Developer Spotlight: Kristen Womack
Time to read: 4 minutes
Kristen Womack may not be a traditional developer. She didn’t dream of building computers as a kid and she didn’t pursue a computer science degree. In fact, she studied sign language interpretation and linguistics in school. But, she is driven by something that fuels developers across the globe: “the hacky nature of wanting to make something work.” This nature has enabled her to use software and technology as the building blocks for her dreams.
Her career spans a number of roles in the tech stratosphere. As a Technical Product Manager at Best Buy, she first learned about Twilio. She found her “curiosity about API strategy wouldn’t end” and Twilio stood out to her as one of the companies with the best API documentation.
Her tech career grew as she co-created a Minneapolis chapter of the Geekettes and then co-founded the company, Hack the Gap, a hackathon designed for technical women and other under-served groups to come together and build without barriers.
“Tech won’t let go of me,” Womack chuckled.
But this is just a glimpse at what Womack has (and will) accomplish. Using tech as a “vehicle to make her vision come to life,” Womack is working to solve major gaps in the U.S. birth system.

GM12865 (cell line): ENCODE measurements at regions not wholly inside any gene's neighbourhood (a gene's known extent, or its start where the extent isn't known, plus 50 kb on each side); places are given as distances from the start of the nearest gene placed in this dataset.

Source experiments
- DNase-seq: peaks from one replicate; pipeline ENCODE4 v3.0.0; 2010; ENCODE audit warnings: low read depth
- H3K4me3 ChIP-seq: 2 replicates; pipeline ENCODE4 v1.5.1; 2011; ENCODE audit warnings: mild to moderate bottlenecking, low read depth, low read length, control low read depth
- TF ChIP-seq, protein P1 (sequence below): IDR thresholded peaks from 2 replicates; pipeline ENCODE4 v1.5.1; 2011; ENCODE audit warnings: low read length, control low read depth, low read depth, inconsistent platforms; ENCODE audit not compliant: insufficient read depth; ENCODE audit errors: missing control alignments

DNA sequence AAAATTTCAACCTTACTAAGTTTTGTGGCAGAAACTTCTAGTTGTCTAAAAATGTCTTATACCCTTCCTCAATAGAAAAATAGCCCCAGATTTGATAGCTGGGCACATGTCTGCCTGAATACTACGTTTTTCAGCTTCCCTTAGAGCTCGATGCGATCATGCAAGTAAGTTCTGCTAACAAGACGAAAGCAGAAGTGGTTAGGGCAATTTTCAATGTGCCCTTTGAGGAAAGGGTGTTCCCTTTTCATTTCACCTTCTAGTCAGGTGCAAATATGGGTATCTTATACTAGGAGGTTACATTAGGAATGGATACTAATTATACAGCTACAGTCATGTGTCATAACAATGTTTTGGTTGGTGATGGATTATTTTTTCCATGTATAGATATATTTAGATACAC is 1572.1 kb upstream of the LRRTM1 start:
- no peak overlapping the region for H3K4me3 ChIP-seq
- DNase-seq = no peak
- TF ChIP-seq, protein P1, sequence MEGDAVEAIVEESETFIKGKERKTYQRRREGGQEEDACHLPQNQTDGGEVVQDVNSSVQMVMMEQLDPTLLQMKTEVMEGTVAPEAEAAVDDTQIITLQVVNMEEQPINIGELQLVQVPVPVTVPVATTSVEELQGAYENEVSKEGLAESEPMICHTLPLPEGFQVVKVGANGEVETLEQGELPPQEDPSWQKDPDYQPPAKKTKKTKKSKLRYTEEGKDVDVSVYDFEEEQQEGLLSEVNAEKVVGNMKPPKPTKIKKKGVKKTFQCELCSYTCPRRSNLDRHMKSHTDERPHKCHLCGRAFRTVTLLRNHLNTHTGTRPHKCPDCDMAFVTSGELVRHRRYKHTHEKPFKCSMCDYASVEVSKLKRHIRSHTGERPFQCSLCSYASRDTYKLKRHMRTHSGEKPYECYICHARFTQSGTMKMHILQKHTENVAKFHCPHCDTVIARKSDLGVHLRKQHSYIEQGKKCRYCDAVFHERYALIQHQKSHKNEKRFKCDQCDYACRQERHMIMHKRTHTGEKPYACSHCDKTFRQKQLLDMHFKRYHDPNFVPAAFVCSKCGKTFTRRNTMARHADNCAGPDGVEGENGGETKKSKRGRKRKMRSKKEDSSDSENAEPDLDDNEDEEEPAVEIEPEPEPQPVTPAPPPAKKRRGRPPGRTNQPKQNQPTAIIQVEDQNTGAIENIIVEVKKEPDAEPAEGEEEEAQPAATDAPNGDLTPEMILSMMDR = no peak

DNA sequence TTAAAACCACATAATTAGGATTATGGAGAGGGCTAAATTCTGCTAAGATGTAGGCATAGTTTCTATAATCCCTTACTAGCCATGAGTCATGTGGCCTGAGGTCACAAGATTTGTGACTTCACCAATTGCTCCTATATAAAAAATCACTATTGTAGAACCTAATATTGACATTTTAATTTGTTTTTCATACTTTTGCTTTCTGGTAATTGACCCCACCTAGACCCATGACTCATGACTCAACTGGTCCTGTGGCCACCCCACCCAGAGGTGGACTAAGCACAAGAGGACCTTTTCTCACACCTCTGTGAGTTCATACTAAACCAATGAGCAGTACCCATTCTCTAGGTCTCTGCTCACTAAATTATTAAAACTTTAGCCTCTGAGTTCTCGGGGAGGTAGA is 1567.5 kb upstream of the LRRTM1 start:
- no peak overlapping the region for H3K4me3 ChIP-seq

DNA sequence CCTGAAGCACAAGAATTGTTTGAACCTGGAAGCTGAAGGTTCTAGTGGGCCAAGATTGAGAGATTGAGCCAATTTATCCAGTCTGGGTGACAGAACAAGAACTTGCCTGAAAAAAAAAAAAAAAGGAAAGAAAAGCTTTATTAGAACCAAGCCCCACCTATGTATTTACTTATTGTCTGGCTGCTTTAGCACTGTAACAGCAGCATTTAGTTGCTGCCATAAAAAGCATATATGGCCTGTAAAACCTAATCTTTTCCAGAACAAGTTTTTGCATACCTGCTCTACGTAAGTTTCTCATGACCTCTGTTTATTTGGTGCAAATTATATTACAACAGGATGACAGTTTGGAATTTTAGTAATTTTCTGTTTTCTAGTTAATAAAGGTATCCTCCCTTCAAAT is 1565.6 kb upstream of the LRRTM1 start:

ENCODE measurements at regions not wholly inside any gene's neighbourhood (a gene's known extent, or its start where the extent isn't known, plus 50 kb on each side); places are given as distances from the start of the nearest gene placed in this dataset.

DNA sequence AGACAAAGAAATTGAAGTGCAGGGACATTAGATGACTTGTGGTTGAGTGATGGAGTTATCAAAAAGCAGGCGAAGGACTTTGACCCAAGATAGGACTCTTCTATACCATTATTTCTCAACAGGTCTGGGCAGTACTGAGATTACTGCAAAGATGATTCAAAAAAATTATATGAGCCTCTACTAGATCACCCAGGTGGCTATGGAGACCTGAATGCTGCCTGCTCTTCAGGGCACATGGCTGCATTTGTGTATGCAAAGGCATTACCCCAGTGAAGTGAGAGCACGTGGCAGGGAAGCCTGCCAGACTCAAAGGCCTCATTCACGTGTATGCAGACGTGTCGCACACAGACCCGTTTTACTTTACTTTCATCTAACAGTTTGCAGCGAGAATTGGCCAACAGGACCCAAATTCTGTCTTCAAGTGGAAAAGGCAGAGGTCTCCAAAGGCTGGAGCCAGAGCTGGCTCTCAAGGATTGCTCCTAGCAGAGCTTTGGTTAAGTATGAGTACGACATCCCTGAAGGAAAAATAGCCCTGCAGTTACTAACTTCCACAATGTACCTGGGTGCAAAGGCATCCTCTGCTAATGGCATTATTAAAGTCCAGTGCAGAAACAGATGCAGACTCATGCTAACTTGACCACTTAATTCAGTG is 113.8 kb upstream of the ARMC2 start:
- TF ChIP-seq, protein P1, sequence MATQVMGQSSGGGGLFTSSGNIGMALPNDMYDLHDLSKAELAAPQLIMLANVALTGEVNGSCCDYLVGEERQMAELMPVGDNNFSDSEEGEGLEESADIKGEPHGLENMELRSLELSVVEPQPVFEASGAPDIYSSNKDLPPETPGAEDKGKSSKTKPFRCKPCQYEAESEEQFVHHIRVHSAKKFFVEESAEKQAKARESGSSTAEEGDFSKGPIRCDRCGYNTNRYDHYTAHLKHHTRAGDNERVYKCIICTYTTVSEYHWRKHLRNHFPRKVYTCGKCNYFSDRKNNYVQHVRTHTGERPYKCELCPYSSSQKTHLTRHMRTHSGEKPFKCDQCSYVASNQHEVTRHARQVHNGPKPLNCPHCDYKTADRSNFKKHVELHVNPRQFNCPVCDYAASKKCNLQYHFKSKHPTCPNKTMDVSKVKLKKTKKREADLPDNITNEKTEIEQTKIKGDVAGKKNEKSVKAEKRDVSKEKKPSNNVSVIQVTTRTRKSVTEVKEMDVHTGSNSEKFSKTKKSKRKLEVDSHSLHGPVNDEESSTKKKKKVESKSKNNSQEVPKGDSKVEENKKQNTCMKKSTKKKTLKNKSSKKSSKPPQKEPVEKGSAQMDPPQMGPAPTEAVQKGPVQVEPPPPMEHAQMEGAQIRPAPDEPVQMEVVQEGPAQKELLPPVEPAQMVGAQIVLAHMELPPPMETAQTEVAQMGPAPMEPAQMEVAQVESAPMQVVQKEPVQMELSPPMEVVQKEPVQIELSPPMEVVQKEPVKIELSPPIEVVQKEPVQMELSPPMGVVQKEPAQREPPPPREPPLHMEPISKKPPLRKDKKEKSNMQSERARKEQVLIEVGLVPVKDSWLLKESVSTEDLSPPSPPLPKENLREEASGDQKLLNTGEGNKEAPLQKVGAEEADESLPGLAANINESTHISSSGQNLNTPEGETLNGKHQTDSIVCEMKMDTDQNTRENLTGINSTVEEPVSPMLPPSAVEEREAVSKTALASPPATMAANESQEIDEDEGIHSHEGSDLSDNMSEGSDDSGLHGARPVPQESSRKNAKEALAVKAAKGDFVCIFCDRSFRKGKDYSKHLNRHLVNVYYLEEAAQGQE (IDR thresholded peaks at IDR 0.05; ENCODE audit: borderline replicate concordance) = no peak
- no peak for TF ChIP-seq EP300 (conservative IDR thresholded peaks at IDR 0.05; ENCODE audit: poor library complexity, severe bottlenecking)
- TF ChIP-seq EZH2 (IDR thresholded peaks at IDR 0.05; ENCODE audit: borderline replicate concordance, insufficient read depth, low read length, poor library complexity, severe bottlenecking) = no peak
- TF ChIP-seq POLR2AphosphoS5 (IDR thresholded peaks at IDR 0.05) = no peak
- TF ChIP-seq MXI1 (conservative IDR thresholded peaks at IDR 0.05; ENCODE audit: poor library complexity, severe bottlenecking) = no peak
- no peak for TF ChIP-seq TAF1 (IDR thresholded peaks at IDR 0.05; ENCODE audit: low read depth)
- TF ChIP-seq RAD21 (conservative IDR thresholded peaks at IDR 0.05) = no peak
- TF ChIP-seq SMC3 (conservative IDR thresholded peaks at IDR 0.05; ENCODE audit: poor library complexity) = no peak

From her own experience as a mom of two, Womack found the U.S. birth system and society’s perspective on birth to be medicalized, pockmarked by capitalism, and fiercely lacking when it came to supporting parents’ health and mental wellbeing. She asked us to think about the last time someone posted on Instagram or Facebook about the birth of their child.
“There will be dozens of comments on the baby, saying congratulations or how beautiful the baby is, but there will be maybe 1 comment referring to the wellbeing of the parent,” Womack explained.
In addition to not commenting or asking about the parent’s wellbeing, many parents are shamed for going off-path. Womack plucked a post-it note off of her computer and read, “Planning my birth at a birth center felt like a political act.” Parents stop sharing their birth plans for fear of being judged for doing something different.
And then, once the baby is born, parents are unlikely to share if postpartum isn’t going well.
But she had an idea. Could we change the way we talk to parents, about birth, their choices, and postpartum? Can we normalize the situation through language and support parents?
Womack decided to test her theory. If she set up a program to send positive, supportive text messages to parents, would 100 people sign up?
She placed “Hello Mom” cards in coffee shops in the Minneapolis area for moms to text “Hello” to a number to receive affirmational text messages. In her “hacky” way, she and a friend used Google script code in Google sheets as the data store. One tab was for incoming texts, one tab was outgoing texts, and one tab had the programs in it—strung together with Twilio SMS, Typeform, and Zapier.
She wrote messages that recognize how challenging it is to raise a child while also providing moral support;
- “Raising children is wonderful and also terrible.”